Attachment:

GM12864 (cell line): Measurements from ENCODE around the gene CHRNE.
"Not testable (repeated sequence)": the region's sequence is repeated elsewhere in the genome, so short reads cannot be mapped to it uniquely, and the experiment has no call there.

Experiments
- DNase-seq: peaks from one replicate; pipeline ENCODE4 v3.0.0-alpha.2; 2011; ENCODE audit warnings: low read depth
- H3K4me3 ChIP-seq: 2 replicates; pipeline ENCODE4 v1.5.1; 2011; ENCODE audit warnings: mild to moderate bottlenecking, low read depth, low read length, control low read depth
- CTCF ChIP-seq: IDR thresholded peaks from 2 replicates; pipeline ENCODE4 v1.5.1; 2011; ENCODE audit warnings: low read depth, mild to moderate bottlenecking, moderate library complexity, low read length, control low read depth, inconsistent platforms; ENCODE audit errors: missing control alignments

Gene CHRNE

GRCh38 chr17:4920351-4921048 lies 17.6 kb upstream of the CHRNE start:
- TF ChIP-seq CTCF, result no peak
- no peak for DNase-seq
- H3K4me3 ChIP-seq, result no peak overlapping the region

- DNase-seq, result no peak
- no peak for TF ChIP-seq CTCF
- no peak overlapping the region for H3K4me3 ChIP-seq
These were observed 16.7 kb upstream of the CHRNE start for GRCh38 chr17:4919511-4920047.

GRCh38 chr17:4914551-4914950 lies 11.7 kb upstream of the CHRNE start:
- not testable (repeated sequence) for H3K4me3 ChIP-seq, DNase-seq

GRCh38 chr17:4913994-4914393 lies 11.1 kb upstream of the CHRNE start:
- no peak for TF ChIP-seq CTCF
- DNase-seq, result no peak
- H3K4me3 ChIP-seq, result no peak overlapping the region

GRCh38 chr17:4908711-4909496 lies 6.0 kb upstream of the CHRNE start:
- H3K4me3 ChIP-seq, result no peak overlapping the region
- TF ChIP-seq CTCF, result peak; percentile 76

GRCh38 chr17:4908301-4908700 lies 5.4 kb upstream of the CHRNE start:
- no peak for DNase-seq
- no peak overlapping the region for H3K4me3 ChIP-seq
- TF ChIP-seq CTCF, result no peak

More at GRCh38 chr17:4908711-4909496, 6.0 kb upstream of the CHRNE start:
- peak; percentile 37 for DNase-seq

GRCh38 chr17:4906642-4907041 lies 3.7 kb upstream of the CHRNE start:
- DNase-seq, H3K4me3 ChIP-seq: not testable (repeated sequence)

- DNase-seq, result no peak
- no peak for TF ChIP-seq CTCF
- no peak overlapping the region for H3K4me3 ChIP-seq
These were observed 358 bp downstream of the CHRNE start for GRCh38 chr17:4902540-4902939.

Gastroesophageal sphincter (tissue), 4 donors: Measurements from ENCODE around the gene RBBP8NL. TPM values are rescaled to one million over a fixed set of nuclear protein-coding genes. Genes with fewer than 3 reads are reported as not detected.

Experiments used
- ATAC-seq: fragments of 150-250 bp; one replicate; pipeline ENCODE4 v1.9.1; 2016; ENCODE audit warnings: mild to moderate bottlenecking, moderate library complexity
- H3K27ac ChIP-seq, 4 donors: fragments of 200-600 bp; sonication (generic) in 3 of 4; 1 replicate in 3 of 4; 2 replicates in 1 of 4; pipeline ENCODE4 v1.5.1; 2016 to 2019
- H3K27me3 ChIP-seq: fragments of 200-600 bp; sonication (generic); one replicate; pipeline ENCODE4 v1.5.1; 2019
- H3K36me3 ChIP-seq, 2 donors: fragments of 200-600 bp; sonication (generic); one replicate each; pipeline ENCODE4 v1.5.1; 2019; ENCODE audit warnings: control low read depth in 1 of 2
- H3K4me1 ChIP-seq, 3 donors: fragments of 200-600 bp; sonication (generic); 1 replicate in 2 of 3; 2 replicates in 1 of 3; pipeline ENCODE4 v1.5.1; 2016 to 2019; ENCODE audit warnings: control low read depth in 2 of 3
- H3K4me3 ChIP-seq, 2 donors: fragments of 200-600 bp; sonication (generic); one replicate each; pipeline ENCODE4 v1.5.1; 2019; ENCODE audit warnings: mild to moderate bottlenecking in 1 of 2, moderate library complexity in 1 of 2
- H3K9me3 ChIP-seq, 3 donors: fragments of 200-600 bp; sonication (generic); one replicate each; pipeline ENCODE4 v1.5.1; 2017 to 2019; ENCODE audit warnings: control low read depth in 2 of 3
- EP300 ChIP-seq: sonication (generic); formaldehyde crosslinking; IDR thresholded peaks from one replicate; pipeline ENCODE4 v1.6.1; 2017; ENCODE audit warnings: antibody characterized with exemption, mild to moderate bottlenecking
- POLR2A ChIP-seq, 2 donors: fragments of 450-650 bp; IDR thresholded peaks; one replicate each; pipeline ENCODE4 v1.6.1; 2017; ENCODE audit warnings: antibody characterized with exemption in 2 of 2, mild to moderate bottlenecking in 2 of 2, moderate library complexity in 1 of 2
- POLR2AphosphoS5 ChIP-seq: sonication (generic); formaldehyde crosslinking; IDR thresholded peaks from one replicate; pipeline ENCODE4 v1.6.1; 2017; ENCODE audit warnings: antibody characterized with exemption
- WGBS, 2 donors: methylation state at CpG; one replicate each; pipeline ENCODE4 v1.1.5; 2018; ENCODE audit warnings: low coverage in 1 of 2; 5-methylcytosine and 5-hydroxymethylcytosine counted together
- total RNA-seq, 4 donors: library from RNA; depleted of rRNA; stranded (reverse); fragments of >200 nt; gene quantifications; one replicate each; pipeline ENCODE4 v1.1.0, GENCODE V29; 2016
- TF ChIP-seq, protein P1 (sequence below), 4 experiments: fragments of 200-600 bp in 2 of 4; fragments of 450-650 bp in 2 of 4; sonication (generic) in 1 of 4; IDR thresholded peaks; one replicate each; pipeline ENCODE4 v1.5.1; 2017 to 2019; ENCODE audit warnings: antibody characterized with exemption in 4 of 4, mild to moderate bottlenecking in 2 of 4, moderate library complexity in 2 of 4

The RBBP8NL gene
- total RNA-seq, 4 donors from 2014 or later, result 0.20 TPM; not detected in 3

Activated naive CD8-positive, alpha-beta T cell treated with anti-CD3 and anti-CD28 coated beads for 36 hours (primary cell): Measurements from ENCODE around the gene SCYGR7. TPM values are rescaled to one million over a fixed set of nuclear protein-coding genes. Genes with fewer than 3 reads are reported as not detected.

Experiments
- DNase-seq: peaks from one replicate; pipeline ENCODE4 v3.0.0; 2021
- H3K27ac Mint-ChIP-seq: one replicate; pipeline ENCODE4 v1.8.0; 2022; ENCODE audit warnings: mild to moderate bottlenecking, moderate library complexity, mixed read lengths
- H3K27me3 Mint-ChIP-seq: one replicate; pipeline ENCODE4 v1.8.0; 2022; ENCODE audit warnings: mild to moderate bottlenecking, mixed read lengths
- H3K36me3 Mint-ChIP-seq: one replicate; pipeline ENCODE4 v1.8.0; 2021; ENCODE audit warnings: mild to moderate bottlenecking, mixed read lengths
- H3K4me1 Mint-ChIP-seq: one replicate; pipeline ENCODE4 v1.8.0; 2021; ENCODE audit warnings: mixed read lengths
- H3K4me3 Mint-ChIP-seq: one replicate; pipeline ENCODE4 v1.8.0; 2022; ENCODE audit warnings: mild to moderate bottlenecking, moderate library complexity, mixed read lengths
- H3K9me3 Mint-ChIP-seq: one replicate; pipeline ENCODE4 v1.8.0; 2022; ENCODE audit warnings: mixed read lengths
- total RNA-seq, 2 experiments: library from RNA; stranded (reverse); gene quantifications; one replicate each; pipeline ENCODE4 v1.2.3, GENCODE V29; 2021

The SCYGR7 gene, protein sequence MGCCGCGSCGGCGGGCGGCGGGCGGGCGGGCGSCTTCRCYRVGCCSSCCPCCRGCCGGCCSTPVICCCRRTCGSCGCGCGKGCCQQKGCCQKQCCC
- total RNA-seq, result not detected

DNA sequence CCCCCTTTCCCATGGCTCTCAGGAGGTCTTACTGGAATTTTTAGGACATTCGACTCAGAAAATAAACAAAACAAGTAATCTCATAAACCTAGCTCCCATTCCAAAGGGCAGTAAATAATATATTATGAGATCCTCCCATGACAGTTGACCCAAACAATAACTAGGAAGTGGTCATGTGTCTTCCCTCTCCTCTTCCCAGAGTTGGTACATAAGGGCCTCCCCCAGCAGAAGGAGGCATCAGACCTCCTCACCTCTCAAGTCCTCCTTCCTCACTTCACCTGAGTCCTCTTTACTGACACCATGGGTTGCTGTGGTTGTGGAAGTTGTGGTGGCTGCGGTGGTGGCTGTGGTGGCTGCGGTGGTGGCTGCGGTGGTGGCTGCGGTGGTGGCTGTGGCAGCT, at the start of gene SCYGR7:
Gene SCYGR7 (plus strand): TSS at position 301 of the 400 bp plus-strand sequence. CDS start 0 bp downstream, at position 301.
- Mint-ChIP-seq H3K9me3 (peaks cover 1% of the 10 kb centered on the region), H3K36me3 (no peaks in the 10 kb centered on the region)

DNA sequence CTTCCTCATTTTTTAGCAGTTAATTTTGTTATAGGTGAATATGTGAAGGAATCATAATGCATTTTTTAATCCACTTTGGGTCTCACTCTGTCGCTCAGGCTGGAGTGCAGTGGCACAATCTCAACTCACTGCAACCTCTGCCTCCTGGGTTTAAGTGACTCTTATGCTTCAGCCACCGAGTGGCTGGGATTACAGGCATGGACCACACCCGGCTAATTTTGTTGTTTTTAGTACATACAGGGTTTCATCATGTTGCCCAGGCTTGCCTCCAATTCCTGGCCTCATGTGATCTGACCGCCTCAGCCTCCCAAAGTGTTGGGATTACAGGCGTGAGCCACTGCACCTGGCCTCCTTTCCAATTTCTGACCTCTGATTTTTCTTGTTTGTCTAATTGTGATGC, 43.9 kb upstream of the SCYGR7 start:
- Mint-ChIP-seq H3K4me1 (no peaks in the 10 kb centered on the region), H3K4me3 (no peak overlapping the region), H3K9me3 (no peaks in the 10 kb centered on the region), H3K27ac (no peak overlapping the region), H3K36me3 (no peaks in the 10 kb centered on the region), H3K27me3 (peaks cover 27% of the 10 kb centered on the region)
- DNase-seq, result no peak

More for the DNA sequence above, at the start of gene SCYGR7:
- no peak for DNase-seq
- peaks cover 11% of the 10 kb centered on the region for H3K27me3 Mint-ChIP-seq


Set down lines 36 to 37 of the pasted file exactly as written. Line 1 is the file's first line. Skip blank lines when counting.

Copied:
These were observed 358 bp downstream of the CHRNE start for GRCh38 chr17:4902540-4902939.

Gastroesophageal sphincter (tissue), 4 donors: Measurements from ENCODE around the gene RBBP8NL. TPM values are rescaled to one million over a fixed set of nuclear protein-coding genes. Genes with fewer than 3 reads are reported as not detected.